Ancient Technology

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Greenwood Publishing Group, 2006 - History - 219 pages
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Since ancient times, technological advances have increased man's chances for survival. From the practicality of a Roman aqueduct to the art of the written word, man has always adapted his environment to meet his needs, and to provide himself with sustenance, comfort, comfort, leisure, a higher quality of living, and a thriving culture. This concise reference source takes a closer look at six technological events that significantly impacted the evolution of civilization, from the Palaeolithic age to the height of the Roman Empire. As he touches on the common elements of ancient technology--energy, machines, mining, metallurgy, ceramics, agriculture, engineering, transportation, and communication--Humphrey asks questions central to understanding the impact of ancient tools on the modern world: What prompts change? What cultural traditions inhibit change? What effect do these changes have on their societies and civilization?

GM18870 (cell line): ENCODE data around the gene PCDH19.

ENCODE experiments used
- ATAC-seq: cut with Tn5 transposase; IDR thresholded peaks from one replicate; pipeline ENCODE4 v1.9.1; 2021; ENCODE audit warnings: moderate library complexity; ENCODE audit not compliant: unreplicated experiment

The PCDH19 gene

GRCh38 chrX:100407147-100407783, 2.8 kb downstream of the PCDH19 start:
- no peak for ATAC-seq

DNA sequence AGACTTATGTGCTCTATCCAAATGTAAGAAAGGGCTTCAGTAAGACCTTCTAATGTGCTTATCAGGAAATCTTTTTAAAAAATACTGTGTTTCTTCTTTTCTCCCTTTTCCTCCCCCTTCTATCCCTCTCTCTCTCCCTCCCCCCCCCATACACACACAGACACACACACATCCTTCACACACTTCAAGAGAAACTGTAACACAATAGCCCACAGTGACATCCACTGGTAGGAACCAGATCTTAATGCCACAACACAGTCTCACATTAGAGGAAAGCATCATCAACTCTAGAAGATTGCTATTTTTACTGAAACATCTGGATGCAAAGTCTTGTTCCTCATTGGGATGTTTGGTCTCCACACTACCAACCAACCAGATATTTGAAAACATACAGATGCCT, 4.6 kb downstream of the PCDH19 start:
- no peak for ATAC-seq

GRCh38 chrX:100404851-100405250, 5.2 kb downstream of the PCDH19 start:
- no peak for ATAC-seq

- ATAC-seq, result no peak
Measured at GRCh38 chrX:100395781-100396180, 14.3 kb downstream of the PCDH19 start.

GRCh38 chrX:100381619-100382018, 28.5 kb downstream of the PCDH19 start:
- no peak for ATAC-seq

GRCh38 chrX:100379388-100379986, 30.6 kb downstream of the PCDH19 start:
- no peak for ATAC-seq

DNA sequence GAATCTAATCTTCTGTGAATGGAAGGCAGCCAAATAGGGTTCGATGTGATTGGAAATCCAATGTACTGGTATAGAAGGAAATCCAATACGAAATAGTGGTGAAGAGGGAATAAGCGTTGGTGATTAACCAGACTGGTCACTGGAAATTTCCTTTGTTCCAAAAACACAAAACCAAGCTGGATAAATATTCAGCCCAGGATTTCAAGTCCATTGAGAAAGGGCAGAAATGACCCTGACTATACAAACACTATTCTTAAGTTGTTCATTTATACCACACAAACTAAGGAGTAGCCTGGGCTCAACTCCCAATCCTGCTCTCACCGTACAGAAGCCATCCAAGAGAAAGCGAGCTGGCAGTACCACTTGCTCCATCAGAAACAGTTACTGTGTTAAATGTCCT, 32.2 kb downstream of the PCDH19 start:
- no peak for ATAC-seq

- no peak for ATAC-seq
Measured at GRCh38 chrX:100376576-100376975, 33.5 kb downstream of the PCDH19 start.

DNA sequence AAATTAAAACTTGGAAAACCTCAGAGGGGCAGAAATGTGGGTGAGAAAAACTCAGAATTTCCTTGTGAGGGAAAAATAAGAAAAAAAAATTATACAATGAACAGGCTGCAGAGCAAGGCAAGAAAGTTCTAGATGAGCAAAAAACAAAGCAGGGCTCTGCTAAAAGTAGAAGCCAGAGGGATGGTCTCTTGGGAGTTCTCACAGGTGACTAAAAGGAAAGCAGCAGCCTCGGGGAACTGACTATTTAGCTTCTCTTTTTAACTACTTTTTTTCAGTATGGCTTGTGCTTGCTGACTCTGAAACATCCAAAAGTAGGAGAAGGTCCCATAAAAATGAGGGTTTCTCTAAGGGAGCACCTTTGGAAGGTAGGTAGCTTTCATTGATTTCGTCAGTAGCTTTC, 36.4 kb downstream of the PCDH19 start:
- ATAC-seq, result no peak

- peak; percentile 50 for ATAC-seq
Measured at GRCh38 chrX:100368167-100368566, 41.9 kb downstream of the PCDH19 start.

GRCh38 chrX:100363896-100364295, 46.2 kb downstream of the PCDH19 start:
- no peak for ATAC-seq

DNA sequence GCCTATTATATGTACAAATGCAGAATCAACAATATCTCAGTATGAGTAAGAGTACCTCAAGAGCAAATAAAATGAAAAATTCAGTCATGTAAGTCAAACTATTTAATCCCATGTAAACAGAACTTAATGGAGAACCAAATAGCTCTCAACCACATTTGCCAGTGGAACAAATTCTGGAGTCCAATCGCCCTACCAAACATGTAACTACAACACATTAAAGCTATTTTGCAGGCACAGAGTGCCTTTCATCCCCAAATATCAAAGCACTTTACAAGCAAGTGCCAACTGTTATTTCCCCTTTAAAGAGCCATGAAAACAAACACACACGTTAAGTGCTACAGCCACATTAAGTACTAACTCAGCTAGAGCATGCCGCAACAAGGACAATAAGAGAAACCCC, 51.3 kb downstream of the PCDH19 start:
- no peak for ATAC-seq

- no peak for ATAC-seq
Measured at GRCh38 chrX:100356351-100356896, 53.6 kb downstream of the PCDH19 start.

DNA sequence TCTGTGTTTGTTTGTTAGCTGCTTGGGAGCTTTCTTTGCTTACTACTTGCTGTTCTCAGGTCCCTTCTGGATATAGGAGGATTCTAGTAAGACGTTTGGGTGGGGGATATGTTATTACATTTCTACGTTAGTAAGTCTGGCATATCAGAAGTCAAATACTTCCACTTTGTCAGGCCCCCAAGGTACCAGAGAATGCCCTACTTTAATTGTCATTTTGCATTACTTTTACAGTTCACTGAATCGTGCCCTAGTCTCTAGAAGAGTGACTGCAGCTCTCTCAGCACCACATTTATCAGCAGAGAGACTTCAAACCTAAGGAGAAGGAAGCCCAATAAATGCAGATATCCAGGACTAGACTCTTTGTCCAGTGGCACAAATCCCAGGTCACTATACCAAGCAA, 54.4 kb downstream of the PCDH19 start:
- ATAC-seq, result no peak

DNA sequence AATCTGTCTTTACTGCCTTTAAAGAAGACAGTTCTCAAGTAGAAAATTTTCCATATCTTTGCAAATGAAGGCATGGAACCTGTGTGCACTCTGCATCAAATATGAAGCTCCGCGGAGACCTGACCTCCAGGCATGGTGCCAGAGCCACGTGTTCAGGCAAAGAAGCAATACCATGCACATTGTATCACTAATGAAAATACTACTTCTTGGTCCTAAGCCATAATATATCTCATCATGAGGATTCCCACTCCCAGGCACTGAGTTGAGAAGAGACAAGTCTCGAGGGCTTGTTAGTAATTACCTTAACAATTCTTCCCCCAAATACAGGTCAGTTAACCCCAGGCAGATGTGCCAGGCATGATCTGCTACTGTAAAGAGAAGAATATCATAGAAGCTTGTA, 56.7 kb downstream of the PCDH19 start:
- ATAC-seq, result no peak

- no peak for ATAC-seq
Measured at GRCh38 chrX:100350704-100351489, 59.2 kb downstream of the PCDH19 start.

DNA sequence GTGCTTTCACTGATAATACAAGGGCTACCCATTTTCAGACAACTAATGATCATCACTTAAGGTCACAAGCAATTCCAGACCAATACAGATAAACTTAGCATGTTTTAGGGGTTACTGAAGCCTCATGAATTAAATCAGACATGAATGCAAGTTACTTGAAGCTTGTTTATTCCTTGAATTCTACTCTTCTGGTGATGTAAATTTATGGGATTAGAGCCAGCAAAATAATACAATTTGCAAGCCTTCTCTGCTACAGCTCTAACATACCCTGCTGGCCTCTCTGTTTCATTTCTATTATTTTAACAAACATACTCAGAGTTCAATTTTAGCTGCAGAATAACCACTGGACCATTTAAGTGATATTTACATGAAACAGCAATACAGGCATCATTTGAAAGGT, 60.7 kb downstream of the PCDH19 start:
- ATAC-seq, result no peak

Humphrey explores technologies as both physical tools and as extensions of the human body, beginning with the invention of the Greek alphabet and including such accomplishments as early Neolithic plant cultivation, the invention of coinage, the building of the Parthenon, and Rome's urban water system. Detailed line drawings of tools and machines make ancient mechanics more easily accessible. Primary documents, glossary, biographies, and a timeline dating from the Palaeolithic age to the Roman Empire round out the work, making this an ideal reference source for understanding the tools of the ancient world.


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Chapter 1 Historical and Technological Overview
Chapter 2 Food and Clothing
Chapter 3 Water
Chapter 4 Shelter and Security
Chapter 5 Transportation and Coinage
Chapter 6 Recordkeeping and Timekeeping
Chapter 7 Crafts
Technology Innovation and Society in Antiquity
Primary Documents
Annotated Bibliography

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About the author (2006)

JOHN W. HUMPHREY is a Roman historian and archaeologist at the University of Calgary. He is co-author of Greek and Roman Technology: A Sourcebook (1998), a volume of translated and annotated ancient texts that describe the technical history of the Greeks and Romans. He has excavated at four sites in Greece and Turkey, and has traveled extensively throughout the Mediterranean, studying and photographing contemporary examples of ancient technologies.

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